NYPD allows Borough Park protesters to break law with impunity

NYPD officers talk to members of the Orthodox community in Borough Park on October 7th.
NYPD officers talk to members of the Orthodox community in Borough Park on October 7th.
John Minchillo/AP/Shutterstock
NYPD officers talk to members of the Orthodox community in Borough Park on October 7th.

NYPD allows Borough Park protesters to break law with impunity

Heavy-handed tactics against Black Lives Matter protests were absent Tuesday night.
October 7, 2020

After months of forceful police responses to anti-police brutality protests in New York City, the New York Police Department seemed to be using kid gloves with Orthodox Jews protesting new COVID-19 safety restrictions in Borough Park, Brooklyn on Tuesday night. Like some Black Lives Matter protests, Borough Park protesters congregated in the streets and lit garbage on fire. They even were recorded assaulting a journalist and allegedly beating a counter-protester unconscious

But whereas Black Lives Matter protests were often met with force and arrests, the NYPD made no arrests Tuesday night. The only obvious difference between Tuesday’s protests and the ones in June is that the Borough Park protesters were white and conservative.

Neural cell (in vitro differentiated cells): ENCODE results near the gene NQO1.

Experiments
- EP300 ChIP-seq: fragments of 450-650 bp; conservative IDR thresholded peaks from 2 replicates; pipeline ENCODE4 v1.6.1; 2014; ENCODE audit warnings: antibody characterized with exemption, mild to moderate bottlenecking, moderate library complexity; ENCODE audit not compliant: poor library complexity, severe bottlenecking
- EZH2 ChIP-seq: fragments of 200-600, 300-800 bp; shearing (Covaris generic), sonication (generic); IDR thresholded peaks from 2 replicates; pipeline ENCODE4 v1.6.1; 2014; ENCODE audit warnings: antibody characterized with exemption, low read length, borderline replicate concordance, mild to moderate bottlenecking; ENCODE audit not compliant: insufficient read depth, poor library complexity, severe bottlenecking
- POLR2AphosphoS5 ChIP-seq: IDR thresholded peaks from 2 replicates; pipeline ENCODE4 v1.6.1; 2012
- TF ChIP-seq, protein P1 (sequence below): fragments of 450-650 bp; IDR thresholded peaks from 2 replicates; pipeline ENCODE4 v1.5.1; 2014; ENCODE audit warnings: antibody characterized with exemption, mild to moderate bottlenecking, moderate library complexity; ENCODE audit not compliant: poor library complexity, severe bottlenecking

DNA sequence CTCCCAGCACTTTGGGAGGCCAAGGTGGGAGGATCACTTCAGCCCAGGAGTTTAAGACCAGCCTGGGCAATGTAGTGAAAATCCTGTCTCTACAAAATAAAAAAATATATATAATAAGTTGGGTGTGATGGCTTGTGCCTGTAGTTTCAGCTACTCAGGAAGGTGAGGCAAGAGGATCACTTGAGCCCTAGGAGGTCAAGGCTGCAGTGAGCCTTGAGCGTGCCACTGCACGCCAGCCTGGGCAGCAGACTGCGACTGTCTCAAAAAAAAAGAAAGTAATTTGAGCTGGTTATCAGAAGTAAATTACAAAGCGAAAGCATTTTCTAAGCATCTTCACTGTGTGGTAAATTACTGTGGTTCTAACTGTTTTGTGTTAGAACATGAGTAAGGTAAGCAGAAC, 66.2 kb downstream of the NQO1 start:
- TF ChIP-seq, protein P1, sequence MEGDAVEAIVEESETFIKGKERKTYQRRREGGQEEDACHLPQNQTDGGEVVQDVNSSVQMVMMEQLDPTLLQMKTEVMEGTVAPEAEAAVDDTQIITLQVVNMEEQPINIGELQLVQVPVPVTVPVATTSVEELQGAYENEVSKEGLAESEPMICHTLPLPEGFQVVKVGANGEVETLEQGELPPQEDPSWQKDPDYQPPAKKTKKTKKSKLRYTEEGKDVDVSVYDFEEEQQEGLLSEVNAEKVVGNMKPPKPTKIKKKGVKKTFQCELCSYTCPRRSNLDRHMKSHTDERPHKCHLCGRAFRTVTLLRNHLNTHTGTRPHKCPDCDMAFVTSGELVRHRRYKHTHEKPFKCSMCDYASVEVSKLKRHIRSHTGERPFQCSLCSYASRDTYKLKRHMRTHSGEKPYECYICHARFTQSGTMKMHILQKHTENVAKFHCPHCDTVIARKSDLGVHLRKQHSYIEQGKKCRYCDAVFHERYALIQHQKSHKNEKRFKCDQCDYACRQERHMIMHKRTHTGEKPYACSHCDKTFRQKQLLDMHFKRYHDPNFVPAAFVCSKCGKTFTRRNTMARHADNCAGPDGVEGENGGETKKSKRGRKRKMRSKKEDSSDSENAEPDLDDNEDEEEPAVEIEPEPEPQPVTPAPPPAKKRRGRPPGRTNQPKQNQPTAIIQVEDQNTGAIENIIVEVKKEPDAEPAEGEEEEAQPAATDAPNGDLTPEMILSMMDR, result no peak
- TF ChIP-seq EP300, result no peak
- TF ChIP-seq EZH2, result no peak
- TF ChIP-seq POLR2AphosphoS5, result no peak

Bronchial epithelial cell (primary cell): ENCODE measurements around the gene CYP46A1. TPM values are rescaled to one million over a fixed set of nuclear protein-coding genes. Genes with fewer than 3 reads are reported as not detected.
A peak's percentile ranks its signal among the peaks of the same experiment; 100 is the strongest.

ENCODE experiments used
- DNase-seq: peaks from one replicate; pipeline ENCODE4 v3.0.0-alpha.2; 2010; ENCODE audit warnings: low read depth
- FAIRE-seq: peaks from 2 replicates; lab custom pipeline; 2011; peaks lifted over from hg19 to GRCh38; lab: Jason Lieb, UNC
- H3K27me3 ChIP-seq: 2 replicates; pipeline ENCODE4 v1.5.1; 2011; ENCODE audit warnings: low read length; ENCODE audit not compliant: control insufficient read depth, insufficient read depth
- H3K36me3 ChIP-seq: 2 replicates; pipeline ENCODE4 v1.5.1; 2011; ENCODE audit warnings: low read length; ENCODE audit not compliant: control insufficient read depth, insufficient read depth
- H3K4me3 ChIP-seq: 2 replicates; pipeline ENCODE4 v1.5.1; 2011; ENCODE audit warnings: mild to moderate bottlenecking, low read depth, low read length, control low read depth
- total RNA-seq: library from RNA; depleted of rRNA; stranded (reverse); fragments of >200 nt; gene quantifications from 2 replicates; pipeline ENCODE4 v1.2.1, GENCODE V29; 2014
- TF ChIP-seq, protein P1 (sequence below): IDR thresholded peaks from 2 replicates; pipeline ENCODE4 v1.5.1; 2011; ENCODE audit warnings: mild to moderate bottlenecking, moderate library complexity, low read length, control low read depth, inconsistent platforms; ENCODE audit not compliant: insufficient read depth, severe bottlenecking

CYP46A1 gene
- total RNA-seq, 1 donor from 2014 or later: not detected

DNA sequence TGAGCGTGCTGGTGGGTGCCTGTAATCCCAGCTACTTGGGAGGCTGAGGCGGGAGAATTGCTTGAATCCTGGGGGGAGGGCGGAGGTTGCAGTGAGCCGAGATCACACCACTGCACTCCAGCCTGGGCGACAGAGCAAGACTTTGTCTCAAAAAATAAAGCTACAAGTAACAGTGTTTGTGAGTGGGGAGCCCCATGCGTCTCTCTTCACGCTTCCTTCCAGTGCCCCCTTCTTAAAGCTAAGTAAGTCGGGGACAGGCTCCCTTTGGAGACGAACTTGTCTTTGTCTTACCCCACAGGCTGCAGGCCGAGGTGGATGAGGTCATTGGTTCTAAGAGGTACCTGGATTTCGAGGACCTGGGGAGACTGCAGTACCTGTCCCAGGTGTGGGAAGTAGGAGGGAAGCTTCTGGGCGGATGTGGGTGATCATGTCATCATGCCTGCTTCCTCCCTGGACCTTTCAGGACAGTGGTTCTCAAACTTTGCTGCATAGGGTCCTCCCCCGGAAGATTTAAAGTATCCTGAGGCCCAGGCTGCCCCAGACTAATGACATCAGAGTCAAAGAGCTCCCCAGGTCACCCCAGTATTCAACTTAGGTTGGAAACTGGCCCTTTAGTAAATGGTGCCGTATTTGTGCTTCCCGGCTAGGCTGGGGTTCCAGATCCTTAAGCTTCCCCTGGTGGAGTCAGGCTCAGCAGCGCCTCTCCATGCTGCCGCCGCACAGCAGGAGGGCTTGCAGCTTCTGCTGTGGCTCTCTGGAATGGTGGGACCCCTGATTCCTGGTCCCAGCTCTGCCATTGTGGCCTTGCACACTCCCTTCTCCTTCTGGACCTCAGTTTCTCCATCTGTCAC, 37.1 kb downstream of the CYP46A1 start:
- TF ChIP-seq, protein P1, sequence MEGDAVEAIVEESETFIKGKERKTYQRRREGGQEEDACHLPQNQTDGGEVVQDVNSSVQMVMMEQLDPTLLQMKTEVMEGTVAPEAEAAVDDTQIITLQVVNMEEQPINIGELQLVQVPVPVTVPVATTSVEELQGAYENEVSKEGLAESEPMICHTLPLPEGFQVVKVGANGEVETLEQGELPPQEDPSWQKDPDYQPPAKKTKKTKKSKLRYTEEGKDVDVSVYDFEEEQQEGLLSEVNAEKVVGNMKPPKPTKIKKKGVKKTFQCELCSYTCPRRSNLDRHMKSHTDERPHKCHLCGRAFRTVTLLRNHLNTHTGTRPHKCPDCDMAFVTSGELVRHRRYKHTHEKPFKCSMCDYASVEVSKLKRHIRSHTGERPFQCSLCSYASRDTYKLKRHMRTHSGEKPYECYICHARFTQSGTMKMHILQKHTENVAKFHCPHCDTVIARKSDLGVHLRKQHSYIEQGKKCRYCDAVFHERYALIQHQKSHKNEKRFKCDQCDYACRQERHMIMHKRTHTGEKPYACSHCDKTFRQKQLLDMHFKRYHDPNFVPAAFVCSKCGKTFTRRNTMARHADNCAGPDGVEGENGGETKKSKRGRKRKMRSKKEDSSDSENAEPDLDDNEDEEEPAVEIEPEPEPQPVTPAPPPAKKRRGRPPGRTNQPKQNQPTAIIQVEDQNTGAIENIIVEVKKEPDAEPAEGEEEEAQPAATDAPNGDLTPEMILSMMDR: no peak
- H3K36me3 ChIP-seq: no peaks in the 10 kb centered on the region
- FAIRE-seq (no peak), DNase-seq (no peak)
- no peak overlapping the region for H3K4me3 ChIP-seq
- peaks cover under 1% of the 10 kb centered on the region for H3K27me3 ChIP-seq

When asked about the assault, Mayor Bill de Blasio said “anyone commits an act of assault, of course there'll be consequences,” but police haven’t taken anyone into custody. Although no directly comparable incidents come to mind from the summer’s protests, two anti-police brutality protesters were promptly arrested and faced federal charges after they threw Molotov cocktails into empty cop cars. 

Another video shows protesters harassing and bum rushing a journalist, while yet another shows protesters surrounding and openly antagonizing a deputy sheriff in front of a rubbish fire. The deputy simply simply walked away. In contrast, in May, also in Brooklyn, two cop cars rammed into a group of Black Lives Matter protesters that were blocking their path, with police claiming they were surrounded and felt unsafe.